23 November 2012

Your Good Mother, Part The Second

Along similar motivation of the Dee Feat series, herewith the second (for the sake of settling on a number) in our Good Mother series. This report in today's news reminded me of this other device, reported on by "60 Minutes" among others.

So, as Your Good Mother constantly reminds you: "what would the world be like if everybody behaved like you?" (She isn't necessarily literate enough with to know which preposition to use!) Once again, particularly from the Hawaii story, it's quite possible to bring overall degradation to an economy (and its society) by going all in on Rand.

At what point is the individual, especially acting in consort with some number of others, obliged to temper actions based on externalities? For those who worship at the feet of Adam Smith (the real one), the question is a bit more piquant, since his most famous text assumes that there are no externalities! Quants, working as they almost always do, for individual actors (in the context of some market, not humans) are described by micro-economic arguments. Again, externalities are assumed away. Not a good, or honest, thing to do. One might strongly argue that The Great Recession came about just because the quants (at the behest of The Suits) took explicit advantage of the fact that their companies would be protected from meeting the demands of the externalities of what they did. The micro point of view, of course, denies culpability for externalities: "those on the other side of the transaction are obligated to caveat emptor". Again, if everybody does "it", there's no way to mitigate the externalities except by taxing the community at large. And the bad actors get to keep their gains.

Another example, charter schools. Evidence is piling up that charter/private schools, particularly those catering to "inner city" students, don't do any better at educating, overall, than the public schools from which they rob moolah. As with spontaneous cancer remissions (every type has some, small, number of long term survivors), a few success stories of individual students can be cited. I'm always reminded of my local nutball, Linda McMahon, who propounded that, since "she" (actually, her equally nutball hubby) had become a millionaire, everybody else could, too. What such folks neatly elide: if everyone were a millionaire, a loaf of bread would cost everybody $10,000 (give or take a few thousand). Just because one can cite a single success from some policy, doesn't make the policy intelligent for the community. Not that the Rand-ians care about the community.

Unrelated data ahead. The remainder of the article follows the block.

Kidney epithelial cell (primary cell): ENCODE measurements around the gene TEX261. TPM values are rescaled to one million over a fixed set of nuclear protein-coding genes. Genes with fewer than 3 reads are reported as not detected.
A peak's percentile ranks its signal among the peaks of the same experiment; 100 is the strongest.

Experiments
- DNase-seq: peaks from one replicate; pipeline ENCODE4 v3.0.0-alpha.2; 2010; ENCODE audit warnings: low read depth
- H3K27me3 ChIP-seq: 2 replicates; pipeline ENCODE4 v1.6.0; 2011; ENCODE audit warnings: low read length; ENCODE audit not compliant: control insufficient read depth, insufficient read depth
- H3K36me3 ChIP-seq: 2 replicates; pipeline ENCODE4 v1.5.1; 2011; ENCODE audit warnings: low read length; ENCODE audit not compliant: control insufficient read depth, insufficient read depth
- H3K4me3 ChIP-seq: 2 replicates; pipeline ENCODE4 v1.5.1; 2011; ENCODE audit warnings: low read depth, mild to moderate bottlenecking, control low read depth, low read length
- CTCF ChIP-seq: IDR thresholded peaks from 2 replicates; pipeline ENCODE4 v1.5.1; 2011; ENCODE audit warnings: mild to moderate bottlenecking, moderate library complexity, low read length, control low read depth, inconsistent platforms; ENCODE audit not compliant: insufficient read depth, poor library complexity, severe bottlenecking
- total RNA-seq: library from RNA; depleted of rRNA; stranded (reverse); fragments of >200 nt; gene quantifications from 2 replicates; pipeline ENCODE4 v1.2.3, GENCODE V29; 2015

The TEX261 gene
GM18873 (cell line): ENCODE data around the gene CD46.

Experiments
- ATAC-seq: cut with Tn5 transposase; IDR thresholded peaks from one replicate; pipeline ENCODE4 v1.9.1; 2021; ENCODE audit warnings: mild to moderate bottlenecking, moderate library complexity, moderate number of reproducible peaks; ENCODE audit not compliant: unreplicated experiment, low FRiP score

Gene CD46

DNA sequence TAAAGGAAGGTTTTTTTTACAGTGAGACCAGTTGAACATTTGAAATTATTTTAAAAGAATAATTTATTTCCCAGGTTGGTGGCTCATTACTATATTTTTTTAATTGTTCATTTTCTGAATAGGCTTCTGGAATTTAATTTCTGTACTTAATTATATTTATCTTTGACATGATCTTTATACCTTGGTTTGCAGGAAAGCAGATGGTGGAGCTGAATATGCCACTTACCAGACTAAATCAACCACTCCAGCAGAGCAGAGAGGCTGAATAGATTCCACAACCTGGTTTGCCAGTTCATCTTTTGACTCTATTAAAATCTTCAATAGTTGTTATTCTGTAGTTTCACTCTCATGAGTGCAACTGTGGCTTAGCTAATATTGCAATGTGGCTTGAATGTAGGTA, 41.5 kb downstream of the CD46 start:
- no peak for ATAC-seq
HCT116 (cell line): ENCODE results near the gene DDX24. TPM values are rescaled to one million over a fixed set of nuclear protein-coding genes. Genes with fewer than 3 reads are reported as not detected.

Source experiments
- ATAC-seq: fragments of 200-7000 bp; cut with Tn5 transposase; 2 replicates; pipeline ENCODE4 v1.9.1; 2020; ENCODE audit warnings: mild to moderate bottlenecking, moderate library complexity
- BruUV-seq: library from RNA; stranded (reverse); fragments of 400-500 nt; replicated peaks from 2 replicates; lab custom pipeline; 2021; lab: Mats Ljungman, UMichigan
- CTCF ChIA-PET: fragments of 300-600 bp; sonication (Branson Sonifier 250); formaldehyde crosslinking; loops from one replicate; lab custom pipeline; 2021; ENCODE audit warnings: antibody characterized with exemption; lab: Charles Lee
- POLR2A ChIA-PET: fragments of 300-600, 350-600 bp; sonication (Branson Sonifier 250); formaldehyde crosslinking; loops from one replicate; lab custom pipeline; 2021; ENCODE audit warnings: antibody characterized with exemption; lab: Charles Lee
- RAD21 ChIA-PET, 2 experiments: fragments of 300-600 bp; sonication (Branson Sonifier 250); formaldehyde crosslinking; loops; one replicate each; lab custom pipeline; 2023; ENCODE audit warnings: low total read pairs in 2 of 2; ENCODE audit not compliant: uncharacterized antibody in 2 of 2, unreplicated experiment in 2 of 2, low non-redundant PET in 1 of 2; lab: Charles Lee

In all three cases, we have the problem of: divide and conquer (the Big Uns surreptitious way to win), where only those who can afford the individualized alternative get the good/service. The earliest example, in recent history, was White Flight in the 1960s. Suburban communities morphed into wealth by denying the common good; one might even see this as the continuation of Manifest Destiny (a stretch, but not by much). Many Christian schools are rooted in such communities; they don't get the irony, of course.

Now, I'm not a fan of The Power Grid, and never was. The first great blackout happened when I was a child, and I lived in it. To my surprise, the wiki piece does mention the point germane to this missive: Holyoke, an abutting town, had its own standalone powerplant (you can see it from Route 5 or I-91) and got along just fine. The justification for The Grid is load/demand balancing across time/space. I'm not sure of the physics, but transmission loss is not insignificant (the Bloom Energy piece states that avoiding said loss is a meaningful part the advantage). So far as Your Good Mother is concerned: what should be the unit of community where externalities exist? For power, it would seem to be the community (city/town). Holyoke wasn't, and isn't, like the Hamptons with hordes of upper-middle class folks fleeing the hoi polloi. Mostly hoi polloi, in fact.

One could even extend a power grid analysis to the au courant meme: The Cloud. I'll leave that as an exercise to The Reader.

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